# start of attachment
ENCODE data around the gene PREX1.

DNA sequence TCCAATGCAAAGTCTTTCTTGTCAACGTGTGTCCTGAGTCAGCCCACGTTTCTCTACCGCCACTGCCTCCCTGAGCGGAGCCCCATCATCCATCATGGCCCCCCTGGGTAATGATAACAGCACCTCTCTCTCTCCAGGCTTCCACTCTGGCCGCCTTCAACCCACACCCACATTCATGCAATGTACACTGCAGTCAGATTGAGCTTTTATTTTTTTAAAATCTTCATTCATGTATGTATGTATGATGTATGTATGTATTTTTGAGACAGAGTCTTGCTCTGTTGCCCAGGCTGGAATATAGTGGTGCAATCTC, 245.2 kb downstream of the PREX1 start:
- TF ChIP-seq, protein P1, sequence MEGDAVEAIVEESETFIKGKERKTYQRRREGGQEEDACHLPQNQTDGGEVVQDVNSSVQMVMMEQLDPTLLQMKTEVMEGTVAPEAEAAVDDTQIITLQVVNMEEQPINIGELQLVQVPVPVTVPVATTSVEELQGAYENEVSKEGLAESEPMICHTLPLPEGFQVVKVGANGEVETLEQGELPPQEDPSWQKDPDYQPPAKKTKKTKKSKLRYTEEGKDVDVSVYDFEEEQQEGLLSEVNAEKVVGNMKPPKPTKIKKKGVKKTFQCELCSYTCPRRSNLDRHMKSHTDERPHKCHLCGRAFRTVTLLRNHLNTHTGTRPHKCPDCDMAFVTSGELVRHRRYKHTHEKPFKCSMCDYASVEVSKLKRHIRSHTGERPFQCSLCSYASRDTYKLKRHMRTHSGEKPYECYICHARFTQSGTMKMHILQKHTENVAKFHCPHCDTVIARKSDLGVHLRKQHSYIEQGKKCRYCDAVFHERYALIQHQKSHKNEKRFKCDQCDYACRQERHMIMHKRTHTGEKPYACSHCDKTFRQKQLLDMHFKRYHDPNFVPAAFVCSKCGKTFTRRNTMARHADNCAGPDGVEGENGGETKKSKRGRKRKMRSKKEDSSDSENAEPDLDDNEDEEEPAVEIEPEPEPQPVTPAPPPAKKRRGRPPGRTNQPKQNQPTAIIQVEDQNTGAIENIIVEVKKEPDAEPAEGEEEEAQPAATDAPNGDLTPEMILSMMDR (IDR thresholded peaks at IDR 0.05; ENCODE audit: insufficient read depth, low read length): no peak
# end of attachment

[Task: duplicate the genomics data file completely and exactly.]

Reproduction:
ENCODE data around the gene PREX1.

DNA sequence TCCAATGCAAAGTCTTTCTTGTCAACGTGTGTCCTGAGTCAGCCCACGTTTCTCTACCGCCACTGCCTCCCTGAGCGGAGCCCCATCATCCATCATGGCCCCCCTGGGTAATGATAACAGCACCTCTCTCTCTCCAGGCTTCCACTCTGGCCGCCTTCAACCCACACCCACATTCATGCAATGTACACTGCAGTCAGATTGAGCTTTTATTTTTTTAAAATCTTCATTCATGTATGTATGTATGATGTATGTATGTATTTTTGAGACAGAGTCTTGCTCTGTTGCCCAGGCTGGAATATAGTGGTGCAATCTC, 245.2 kb downstream of the PREX1 start:
- TF ChIP-seq, protein P1, sequence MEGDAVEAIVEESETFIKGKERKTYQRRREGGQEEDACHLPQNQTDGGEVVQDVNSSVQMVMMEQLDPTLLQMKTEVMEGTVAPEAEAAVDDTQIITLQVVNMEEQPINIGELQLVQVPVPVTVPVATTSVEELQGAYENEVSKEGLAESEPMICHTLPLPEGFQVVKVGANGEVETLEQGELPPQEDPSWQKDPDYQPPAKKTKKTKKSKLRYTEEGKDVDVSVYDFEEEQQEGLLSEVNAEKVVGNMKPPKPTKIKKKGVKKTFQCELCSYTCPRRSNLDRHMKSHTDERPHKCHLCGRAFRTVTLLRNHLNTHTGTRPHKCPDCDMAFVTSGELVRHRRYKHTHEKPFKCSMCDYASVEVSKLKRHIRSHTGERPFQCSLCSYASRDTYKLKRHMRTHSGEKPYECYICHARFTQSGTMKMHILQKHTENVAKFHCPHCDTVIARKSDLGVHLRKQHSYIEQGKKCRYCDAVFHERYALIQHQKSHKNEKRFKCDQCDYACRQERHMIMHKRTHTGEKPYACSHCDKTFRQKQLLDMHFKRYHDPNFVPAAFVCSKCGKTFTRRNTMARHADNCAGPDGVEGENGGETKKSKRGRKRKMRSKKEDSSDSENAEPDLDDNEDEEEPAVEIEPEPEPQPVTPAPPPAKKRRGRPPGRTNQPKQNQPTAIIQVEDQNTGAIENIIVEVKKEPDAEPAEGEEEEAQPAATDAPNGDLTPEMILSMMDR (IDR thresholded peaks at IDR 0.05; ENCODE audit: insufficient read depth, low read length): no peak